Betty was lying pale and ill in the high hospital bed. She reached out and took my hand. “Don’t you cry, Vic,” she said. “Don’t you dare cry.” My mind was made up. I’d be a nurse. At that moment I wanted to be a Florence Nightingale to the world.

I started out to see the matron about enrolling in the next class. On my way I met the surgeon who had operated on Betty that morning. He was visibly shaken, as it certainly looked as though his patient was up and dressed and walking down the hall. No one had told him Betty had a twin sister.

The superintendent of nurses was very understanding. Perhaps she saw that my need to be with my sister was greater than my desire to L>e a nurse, but nevertheless she accepted me. I stayed with Betty until she reached the convalescent stage and then went home to get ready for my nursing career.

The great day finally dawned and I again left home to be with Betty. Breathless with excitement I left the train and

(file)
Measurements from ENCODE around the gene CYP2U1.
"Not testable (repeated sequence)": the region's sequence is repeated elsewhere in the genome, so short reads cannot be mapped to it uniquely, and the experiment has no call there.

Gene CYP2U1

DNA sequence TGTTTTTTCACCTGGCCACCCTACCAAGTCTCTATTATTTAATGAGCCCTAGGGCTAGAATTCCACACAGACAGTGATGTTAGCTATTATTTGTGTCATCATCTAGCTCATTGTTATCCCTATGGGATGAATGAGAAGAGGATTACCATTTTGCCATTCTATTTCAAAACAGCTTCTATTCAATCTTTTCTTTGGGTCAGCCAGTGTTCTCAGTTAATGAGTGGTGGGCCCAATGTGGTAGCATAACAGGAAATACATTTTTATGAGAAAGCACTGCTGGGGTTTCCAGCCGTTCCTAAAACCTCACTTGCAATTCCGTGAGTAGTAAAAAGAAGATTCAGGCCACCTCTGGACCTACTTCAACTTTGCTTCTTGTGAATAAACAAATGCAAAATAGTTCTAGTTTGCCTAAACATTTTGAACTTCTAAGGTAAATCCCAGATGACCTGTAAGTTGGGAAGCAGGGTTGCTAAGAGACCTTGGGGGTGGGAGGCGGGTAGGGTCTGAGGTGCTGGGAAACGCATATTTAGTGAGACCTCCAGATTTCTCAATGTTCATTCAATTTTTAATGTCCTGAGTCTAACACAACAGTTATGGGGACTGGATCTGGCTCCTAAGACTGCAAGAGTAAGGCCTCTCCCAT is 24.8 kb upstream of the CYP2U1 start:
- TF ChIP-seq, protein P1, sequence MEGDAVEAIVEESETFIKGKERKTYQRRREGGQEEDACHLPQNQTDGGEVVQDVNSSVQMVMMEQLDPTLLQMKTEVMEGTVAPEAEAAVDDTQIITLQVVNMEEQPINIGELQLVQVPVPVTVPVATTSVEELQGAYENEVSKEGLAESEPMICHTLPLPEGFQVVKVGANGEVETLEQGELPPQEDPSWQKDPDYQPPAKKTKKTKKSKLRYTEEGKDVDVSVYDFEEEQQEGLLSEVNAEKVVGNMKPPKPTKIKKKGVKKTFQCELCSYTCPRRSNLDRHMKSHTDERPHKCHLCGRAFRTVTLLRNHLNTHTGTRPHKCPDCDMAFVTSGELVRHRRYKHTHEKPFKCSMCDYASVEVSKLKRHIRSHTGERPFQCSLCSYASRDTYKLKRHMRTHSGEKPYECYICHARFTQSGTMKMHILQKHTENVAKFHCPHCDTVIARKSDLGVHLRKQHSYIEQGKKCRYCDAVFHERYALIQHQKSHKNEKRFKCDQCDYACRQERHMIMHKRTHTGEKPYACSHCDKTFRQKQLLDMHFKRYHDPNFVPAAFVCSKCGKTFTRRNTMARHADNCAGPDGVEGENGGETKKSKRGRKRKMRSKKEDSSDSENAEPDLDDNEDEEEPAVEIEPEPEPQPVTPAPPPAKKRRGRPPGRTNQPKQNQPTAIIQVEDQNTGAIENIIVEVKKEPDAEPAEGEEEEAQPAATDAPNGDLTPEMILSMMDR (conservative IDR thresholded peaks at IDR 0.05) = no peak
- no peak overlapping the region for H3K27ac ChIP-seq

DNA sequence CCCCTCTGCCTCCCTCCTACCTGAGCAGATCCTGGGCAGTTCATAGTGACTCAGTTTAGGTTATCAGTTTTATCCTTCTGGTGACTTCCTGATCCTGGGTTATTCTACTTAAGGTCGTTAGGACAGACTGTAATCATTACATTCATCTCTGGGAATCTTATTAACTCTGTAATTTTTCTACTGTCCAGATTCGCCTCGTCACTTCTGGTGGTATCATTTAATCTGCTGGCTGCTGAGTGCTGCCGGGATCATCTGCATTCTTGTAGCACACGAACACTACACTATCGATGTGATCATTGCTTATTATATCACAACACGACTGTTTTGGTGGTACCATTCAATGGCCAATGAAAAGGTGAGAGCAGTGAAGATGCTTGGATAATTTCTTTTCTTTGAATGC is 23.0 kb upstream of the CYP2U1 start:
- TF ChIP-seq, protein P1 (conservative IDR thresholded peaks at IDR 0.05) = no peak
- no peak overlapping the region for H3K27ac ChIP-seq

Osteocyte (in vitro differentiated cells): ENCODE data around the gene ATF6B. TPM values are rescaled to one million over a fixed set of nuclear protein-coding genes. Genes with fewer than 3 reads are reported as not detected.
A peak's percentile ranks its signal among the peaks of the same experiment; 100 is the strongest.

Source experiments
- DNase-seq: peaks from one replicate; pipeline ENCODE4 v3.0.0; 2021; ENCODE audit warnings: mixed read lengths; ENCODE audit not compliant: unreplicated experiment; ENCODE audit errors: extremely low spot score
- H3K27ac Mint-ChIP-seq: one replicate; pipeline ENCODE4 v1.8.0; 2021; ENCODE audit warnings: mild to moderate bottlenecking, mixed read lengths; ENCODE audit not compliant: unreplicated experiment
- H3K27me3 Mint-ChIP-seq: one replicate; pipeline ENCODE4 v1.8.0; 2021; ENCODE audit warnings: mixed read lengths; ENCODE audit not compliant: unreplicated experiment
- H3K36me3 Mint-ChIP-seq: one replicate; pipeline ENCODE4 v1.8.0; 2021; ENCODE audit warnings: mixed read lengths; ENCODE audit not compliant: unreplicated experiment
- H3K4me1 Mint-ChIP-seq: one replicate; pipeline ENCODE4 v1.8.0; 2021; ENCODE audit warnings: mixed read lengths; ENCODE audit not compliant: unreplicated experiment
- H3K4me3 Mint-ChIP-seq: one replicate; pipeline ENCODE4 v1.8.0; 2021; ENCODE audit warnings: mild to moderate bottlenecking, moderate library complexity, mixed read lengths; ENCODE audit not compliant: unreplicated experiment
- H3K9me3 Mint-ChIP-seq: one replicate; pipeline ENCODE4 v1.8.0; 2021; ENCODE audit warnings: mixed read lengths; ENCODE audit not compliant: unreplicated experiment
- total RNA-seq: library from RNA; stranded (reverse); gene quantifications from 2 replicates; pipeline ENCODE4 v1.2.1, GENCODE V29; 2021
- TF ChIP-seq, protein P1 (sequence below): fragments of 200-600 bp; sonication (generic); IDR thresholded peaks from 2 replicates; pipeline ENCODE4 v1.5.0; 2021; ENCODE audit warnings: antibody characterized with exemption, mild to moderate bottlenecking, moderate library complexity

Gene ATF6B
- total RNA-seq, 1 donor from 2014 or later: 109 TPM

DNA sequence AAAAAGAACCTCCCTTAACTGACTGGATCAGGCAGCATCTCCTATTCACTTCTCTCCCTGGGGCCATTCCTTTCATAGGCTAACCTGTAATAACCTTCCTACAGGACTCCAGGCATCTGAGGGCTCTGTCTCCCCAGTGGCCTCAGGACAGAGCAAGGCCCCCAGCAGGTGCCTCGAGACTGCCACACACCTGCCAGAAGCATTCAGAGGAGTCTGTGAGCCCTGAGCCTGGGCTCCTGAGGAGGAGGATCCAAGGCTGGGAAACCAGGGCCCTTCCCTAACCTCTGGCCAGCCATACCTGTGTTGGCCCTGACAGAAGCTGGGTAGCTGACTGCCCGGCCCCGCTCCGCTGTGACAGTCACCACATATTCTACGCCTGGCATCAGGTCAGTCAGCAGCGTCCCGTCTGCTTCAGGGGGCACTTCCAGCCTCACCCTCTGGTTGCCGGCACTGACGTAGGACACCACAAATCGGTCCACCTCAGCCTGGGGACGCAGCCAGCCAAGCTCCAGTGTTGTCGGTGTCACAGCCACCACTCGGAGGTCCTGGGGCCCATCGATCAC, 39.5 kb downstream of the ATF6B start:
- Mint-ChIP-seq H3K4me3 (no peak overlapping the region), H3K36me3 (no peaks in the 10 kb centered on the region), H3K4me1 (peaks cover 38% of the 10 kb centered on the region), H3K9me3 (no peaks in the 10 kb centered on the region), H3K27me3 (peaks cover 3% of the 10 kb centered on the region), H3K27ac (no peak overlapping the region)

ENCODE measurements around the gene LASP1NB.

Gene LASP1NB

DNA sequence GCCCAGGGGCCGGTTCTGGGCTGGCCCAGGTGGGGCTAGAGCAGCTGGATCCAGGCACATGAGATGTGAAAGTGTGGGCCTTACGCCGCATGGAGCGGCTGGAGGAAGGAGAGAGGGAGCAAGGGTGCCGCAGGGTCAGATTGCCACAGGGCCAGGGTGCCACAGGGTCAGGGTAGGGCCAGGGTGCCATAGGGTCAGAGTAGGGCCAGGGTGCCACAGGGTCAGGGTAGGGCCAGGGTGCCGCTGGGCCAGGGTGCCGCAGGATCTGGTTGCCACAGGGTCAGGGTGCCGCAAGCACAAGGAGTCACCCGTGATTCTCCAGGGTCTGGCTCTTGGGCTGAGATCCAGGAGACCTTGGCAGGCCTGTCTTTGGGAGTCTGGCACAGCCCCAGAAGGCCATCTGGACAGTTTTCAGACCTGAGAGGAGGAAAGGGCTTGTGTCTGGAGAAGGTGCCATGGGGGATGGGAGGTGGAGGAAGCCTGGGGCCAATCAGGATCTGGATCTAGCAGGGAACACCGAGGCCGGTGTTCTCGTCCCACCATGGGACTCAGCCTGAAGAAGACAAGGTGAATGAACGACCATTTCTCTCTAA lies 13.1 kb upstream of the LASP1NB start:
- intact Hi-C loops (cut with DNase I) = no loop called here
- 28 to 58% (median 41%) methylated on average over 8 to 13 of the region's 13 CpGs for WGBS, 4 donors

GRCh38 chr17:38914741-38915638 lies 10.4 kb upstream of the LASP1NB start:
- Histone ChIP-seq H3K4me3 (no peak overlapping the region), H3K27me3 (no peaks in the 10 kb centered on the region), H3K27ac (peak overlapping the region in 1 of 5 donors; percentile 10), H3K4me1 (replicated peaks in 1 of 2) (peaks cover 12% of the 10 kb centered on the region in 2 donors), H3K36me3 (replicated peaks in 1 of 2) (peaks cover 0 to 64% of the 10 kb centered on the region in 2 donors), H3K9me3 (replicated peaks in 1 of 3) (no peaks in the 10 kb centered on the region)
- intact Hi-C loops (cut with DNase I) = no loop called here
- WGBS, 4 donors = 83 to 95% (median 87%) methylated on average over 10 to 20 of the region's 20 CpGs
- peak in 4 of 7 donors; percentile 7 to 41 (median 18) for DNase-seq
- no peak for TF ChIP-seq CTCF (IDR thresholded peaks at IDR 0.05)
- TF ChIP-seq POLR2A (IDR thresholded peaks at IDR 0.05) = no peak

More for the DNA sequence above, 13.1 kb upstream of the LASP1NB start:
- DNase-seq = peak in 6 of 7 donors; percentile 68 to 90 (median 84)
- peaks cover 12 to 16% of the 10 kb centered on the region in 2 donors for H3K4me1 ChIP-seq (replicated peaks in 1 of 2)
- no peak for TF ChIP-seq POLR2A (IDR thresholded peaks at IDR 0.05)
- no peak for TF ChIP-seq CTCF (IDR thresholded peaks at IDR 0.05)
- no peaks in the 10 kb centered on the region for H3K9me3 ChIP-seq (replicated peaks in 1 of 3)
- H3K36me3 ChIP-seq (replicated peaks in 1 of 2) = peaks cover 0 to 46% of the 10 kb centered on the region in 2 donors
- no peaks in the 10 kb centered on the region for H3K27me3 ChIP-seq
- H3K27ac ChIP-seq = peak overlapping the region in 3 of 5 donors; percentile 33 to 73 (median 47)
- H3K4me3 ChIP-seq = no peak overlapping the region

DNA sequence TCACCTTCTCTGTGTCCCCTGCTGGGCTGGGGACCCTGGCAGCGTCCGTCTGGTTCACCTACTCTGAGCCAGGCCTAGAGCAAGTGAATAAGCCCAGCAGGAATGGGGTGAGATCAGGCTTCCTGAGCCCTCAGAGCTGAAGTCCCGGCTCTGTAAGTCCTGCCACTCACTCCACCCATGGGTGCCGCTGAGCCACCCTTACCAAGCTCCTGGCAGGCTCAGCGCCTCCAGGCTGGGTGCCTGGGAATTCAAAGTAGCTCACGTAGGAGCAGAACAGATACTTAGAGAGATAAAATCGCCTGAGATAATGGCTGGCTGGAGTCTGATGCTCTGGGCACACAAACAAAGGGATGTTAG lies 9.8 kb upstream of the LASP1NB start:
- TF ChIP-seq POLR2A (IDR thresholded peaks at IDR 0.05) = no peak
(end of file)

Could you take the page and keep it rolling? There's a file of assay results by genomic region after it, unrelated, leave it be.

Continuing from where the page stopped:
Continued on page 53

What It's Like to Live With a Double

Continued from page 15

hurried into the waiting room. There on the far side of the room I saw the familiar figure I was seeking. I waved happily, my wave was returned. I rushed toward her, then stopped, scarlet with embarrassment. Onlookers stared and were probably convinced I was not quite normal. I realized 1 was walking not toward Betty but toward a full-length mirror. A few moments later my twin sister raced across the room and threw herself in my arms. We were together again. By a strange coincidence we were wearing identical dresses.

My first day in training was a difficult one for Betty. I was a probationer and was not wearing a cap. The doctors and some of the nurses thought I was Betty and had lost my cap. That is one of the most severe punishments a student nurse can face. Until it was discovered there were two of us I am sure they must have thought Betty one of the seven wonders of the hospital —capless in the morning, capped in the afternoon. Then later :n the day it would seem she had lost ïhe cap again. Finally we appeared -ogether and the mystery was solved.

My three years in training were an endurance test for me. Betty was a good nurse and found joy in the work. I didn’t. I did it all with clenched teeth. Many times I hid in the linen cupboard and cried if a case was hopeless or a patient died.